Beany’s first capital raise took place in 2015. A second in 2019 netted $1.5 million, attracting big-name investors such as K1W1 (Sir Stephen Tindle’s fund) and Ice Angels, the angel investment division of business incubator Icehouse.
Other capital raises have followed, which Sue says add up to a healthy $5 million, and it’s that security that has helped enable her and John to take the platform offshore. “We’ve extended into Australia and the UK, and put country managers in to oversee those territories,” she explains.
The benefit of the Beany software, she says, is how easily it can be replicated, for just about any market. “Outside of New Zealand, it really is just 90% carbon copy, along with about 10% nuance – things like the connection between the platform and the Australian Tax Office or the HM Revenue and Customs in the UK.”
She smiles. “I remember one sweaty moment when we turned Australia on. It’s all run off the same base platform so in theory, when we flipped the switch, the only thing that changed would be that Australia would be open for business. But we did have this horror creeping into the back of our minds that it might inadvertently collapse the New Zealand site. I remember John and I, that weekend, being really stressed about pushing the button. Like ‘should we do it now, John? Maybe later…’ But, much to our relief, it worked.”
Beany customers across the world have warmed quickly to being ‘matched’ with an accountant that can best service their individual needs – there are agriculture, hospitality, and media specialists, as examples – and transact entirely online and via video.
They grow a relationship with their assigned accountant over time, plan their year, ask questions and interrogate their accounts, all within the Beany platform and using Xero as the software partner.
And Sue’s not stopping with Beany. Her latest project, newly launched, is for the bigger boys (and girls) in practice as accountants. For them, there’s a platform called Plugin Accountant, which onboards new clients efficiently and effectively (including simplifying the verification of paperwork to meet laborious anti-money laundering obligations) through the click of a mouse.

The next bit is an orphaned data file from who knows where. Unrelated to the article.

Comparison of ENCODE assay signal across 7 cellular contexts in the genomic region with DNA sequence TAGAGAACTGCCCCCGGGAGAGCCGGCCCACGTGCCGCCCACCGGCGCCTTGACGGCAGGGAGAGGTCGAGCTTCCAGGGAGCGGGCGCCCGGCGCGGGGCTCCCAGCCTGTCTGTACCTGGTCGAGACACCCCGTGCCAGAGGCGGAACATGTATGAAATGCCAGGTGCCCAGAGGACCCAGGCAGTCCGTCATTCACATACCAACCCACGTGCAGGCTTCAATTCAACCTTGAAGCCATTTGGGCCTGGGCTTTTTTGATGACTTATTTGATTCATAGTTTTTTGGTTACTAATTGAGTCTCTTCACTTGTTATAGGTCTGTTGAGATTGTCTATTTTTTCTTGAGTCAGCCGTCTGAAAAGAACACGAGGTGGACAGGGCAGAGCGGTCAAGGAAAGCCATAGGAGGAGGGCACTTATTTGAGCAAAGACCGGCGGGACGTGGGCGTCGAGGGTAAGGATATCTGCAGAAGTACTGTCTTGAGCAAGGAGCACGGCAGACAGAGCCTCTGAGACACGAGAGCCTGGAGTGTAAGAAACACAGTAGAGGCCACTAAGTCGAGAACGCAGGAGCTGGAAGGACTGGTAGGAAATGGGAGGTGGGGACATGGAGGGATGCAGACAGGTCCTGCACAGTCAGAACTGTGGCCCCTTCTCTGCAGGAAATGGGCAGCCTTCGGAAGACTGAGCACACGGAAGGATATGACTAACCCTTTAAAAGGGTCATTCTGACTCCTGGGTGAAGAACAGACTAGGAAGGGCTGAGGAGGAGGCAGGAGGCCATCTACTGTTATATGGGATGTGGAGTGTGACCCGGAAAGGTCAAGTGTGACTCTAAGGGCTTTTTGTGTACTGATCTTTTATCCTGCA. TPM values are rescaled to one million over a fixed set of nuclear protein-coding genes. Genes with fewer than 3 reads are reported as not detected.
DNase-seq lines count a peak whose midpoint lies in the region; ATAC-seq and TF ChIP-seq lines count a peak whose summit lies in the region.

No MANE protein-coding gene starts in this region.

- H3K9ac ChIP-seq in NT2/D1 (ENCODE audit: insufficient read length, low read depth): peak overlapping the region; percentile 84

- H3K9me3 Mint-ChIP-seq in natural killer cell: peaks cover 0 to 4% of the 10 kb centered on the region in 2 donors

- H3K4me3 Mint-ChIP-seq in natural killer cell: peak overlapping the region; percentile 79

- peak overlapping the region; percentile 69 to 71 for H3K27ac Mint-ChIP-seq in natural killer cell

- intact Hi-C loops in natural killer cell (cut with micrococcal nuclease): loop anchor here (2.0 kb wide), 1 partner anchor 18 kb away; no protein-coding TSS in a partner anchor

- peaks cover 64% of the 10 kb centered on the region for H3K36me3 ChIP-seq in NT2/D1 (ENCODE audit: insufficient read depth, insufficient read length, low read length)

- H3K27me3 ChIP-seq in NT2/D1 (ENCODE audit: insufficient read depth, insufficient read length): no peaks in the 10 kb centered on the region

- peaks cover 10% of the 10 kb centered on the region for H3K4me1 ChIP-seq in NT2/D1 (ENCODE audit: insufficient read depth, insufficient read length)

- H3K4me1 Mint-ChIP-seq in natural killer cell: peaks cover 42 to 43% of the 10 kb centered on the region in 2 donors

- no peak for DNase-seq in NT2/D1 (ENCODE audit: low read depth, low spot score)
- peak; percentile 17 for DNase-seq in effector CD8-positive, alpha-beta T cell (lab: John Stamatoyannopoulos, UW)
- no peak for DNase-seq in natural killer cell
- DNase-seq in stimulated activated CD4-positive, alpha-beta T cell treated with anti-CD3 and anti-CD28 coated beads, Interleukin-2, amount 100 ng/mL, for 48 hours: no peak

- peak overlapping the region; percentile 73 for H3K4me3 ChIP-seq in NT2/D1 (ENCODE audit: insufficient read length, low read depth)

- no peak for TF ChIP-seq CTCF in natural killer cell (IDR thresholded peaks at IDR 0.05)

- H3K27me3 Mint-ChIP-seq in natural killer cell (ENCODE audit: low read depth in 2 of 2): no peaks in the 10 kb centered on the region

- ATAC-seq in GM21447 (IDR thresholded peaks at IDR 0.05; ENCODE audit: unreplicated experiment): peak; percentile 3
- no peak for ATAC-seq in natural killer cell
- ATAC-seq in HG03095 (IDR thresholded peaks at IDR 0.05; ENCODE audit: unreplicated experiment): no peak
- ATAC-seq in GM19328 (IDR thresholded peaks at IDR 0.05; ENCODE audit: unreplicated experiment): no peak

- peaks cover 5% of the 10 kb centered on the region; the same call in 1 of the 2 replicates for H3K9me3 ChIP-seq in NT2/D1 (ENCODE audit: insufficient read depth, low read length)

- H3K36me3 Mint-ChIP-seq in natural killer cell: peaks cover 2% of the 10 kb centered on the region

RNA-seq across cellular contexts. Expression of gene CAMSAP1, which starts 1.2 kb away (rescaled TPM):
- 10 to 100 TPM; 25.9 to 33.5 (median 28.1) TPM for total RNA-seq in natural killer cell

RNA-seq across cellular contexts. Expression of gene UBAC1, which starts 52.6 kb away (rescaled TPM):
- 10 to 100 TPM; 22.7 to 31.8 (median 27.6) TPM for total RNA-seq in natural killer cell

This second B2B focused business came about when Sue was discussing the potential of her and John’s proprietary software with the then-CEO of Xero, Steve Vamos. “He told me that what we had developed was amazing, had huge commercial value, and that we needed to monetise it.”
Plugin Accountant has proven so popular since its launch in January that in April, Sue had to temporarily close the books to new clients. “We just needed to slow the pipeline down a little while we onboarded the customers we have – it won’t be long until we’re raring to go again.”
Happily ensconced in Havelock North (John remains based in Taupō, where he’s also founded a co-working space called Kloud), Sue says she thanks her lucky stars that the two met and became friends all those years ago. Although the commonly held belief is that you should never go into business with a mate, Sue believes it’s been “effortless”.
“Some people refer to John as my second husband!” she laughs. “I definitely do love John, and the partnership has been ideal. He’s an incredible talent – a genius – and although we sometimes get shirty with each other, I honestly don’t recall any major tension between us, ever. He respects my ability to resource the company and run teams, and I respect his to generate amazing, innovative technology.”
For Sue, the intersection of customer service and tech has been a winning formula – and an ever evolving one at that. Thousands of iterations later (Sue says the Beany platform is updated and improved an average of 2.6 times each week), she says she still marvels at what is able to be achieved with what she likes to call “non-binary thinking.”
“What drives me is this constant sense of wonder around the technology, and a deep appreciation of my customers for believing in us, and my amazing team who I just love,” says Sue. As well a healthy dose of competition. “We’re miles in advance of our competitors and my strategic goal is to maintain that lead.”
Fiona Fraser is the director of Contentment PR & Communications.